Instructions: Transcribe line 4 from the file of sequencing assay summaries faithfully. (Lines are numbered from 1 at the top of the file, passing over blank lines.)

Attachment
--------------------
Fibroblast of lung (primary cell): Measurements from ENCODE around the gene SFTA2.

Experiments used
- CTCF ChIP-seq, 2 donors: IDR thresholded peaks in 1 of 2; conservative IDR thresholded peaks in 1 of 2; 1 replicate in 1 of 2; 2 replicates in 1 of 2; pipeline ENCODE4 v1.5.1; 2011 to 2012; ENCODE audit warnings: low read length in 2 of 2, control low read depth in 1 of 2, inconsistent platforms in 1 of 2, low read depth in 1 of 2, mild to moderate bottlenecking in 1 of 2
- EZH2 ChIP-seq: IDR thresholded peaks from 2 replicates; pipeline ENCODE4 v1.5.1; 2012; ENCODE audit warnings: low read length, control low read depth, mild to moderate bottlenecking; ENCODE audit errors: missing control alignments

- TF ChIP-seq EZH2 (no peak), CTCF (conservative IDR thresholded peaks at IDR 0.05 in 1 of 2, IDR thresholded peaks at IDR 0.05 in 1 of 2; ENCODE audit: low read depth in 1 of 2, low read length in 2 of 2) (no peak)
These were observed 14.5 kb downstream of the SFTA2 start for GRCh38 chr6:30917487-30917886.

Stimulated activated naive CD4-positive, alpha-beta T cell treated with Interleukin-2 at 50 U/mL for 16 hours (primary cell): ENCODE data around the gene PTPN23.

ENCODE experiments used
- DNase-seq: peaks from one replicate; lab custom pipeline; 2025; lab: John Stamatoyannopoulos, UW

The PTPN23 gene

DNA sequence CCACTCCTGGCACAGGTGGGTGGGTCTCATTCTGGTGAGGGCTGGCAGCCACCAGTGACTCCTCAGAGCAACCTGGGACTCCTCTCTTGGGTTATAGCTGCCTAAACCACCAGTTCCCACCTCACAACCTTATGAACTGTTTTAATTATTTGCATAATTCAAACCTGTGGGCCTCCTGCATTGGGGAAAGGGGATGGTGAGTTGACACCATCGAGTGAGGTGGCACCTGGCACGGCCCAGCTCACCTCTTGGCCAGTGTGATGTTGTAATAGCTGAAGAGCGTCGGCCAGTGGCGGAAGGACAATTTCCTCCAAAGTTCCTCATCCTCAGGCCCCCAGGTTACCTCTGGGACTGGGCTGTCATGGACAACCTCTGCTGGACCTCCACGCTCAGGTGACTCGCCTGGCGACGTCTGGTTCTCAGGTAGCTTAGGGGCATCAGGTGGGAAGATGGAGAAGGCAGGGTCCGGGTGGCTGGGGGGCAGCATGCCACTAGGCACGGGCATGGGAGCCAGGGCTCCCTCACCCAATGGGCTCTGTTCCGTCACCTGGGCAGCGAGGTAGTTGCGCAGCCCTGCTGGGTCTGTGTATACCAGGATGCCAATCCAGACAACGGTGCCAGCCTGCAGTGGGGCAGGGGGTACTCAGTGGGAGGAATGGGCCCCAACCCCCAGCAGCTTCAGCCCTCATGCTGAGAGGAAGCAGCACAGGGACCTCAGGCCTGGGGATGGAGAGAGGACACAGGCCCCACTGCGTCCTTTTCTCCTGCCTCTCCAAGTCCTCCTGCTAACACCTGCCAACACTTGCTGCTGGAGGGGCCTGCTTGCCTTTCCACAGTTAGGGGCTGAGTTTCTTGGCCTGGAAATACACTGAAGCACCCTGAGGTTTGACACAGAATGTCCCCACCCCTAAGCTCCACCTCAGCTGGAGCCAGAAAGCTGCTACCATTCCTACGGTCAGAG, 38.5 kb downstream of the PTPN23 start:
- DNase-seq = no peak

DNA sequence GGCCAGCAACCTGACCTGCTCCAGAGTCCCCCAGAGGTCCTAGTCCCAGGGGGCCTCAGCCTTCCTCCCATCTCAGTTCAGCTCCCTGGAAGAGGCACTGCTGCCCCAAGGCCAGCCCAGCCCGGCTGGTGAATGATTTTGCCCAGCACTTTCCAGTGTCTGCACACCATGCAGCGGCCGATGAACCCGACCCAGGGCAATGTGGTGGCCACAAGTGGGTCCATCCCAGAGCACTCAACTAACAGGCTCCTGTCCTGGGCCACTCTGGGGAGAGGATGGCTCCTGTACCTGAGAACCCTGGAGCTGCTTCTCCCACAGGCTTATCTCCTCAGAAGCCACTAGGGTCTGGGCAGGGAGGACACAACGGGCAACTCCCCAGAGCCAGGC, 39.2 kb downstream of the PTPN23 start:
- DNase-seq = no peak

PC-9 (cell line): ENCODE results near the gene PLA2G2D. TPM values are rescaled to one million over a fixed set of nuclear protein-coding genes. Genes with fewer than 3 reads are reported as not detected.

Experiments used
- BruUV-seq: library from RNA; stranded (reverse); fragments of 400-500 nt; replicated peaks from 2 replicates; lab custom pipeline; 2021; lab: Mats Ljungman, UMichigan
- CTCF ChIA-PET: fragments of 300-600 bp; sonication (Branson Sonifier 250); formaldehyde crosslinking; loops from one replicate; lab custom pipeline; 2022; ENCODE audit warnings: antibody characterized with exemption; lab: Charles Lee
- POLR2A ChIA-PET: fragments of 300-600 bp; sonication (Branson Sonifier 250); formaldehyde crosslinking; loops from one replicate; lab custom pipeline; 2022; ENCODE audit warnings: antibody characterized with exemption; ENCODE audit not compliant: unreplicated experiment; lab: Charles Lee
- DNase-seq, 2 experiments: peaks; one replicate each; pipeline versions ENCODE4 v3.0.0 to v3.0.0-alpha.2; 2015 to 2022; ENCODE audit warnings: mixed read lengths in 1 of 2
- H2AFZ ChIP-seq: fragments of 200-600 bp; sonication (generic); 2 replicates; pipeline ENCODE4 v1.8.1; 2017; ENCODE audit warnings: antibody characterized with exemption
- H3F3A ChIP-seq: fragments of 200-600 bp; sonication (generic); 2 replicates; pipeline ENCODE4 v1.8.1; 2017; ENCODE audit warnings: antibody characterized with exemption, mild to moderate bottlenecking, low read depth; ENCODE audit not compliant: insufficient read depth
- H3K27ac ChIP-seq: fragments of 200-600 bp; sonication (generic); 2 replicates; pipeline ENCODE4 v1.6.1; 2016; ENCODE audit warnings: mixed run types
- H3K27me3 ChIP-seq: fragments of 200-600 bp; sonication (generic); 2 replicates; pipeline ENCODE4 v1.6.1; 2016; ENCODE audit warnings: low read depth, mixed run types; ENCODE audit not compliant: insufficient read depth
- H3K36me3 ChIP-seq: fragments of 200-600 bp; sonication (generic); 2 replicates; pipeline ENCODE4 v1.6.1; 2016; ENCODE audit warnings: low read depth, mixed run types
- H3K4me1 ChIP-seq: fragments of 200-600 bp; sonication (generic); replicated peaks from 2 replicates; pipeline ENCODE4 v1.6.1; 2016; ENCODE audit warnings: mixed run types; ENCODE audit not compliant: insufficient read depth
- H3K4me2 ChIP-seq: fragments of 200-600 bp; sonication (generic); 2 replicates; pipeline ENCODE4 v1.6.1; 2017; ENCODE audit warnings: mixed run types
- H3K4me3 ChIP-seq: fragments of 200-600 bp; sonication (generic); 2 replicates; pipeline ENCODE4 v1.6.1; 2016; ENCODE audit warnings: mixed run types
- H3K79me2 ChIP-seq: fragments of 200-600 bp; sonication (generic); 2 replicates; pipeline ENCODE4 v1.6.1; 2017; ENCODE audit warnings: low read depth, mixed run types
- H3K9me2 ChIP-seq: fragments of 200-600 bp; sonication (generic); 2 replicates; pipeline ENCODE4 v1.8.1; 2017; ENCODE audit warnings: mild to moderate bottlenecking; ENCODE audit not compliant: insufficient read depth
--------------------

- EZH2 ChIP-seq: IDR thresholded peaks from 2 replicates; pipeline ENCODE4 v1.5.1; 2012; ENCODE audit warnings: low read length, control low read depth, mild to moderate bottlenecking; ENCODE audit errors: missing control alignments